To find out who the controlling agency is just look in your sectional. The Special Use Airspace, altitudes included in the SUA, time of use, controlling agency, and sometimes the frequency of the agency is usually located on the back of the sectional cover (but Charlotte has so many they run across the bottom of the sectional as well). For the Gamecock 1 MOA it looks like JAX Center is the controlling agency. Like others have said, I wouldn't recommend just flying through during the active times because the military guys using that airspace are doing air combat training, formation, and aerobatics and are not subject to the 250kt speed limit below 10,000'. If you're inclined to go without flight following, at least call the FSS to see if the MOA is active first.

Also remember that a controller can't give you instructions that force you to violate the FARs, but at the same time they probably do not know what your conditions are (wx in your example) and that their instructions might be doing just that. If it looks like your assigned altitude will bring you less than 500' below the ceiling, just reply that you're unable to maintain VFR at x,xxx'. You're right, you are the final authority when it comes to the safety of your flight, and the FAA will see it that way too if there is a CFR violation. Be careful!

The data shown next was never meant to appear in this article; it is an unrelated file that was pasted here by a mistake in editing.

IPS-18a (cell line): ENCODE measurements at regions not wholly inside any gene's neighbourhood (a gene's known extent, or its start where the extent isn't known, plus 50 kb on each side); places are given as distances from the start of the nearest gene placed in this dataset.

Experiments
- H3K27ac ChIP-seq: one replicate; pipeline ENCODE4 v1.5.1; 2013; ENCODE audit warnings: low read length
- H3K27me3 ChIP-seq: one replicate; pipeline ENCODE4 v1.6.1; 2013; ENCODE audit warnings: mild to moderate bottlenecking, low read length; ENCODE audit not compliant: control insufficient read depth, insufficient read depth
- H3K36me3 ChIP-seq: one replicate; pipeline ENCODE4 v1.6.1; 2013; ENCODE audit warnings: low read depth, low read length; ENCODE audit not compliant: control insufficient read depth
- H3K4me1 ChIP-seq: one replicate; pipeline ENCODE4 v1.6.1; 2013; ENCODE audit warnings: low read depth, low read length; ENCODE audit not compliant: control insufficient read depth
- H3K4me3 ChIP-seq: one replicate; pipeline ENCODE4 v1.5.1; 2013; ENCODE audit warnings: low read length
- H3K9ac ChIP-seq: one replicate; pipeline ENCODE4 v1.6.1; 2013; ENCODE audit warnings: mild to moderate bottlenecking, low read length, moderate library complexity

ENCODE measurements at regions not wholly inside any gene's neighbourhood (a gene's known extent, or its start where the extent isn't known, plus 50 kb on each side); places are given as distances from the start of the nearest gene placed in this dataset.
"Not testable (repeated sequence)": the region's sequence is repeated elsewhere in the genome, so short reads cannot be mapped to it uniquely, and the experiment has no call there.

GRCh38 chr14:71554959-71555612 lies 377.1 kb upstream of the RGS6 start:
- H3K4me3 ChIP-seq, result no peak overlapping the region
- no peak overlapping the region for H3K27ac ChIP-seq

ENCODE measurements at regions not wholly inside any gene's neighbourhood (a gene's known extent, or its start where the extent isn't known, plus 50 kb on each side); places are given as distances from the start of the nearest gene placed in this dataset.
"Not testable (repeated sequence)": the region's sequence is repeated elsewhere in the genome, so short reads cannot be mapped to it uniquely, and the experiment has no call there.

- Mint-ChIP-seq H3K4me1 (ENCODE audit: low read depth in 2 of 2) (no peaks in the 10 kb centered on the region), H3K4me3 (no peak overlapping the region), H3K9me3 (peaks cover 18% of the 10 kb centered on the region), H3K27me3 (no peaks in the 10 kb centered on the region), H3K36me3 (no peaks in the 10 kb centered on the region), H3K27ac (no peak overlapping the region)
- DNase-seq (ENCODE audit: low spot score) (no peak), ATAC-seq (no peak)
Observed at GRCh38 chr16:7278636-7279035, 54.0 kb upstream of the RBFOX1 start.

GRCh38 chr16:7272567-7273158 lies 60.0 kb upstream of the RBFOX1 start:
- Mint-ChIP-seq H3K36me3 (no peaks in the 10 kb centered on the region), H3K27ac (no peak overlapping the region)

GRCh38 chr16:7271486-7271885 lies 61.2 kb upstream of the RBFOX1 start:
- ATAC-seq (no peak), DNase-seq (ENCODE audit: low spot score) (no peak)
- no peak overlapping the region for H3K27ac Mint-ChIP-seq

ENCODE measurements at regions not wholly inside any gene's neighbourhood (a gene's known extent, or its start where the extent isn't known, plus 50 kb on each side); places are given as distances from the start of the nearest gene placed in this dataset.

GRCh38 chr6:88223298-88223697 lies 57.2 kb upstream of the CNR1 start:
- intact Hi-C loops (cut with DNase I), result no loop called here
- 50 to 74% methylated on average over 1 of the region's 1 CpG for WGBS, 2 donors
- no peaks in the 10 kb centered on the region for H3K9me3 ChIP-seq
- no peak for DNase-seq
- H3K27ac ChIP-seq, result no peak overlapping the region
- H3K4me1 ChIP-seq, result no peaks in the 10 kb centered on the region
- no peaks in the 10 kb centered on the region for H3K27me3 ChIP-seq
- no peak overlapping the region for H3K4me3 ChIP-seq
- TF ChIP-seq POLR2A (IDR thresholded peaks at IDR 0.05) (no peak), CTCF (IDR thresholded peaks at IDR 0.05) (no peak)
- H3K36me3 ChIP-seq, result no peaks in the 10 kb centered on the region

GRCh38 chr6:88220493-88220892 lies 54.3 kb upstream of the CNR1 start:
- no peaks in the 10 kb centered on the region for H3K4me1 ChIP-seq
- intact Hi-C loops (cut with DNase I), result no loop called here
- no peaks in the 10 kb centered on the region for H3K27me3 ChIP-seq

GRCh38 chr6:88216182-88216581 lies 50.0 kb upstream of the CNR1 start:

cytoxin
09-04-2006, 08:07 AM
well i have learned a good bit here. i am cetain it will stick with me. i have spent most of my few flight hours around the local area. only dealing with the local class d. and some kmyr class c. getting tired of seeing the same thing so i am looking to go to kcub to see the palmetto flyer folks.(lots of rvs) as well as to NC and find some there. people talk about auto rough over water i seem to have auto WX when get more than 30 miles from home. :( i feel determined to remove the aprehension simply by doing what causes it. but then i get folks throwing monkey wrenches in my plan.. now i know better how to deal with that situation. i simply thought it was abide or go back. but im here and have been for minutes at 120 mph :o so what to do. now i know :)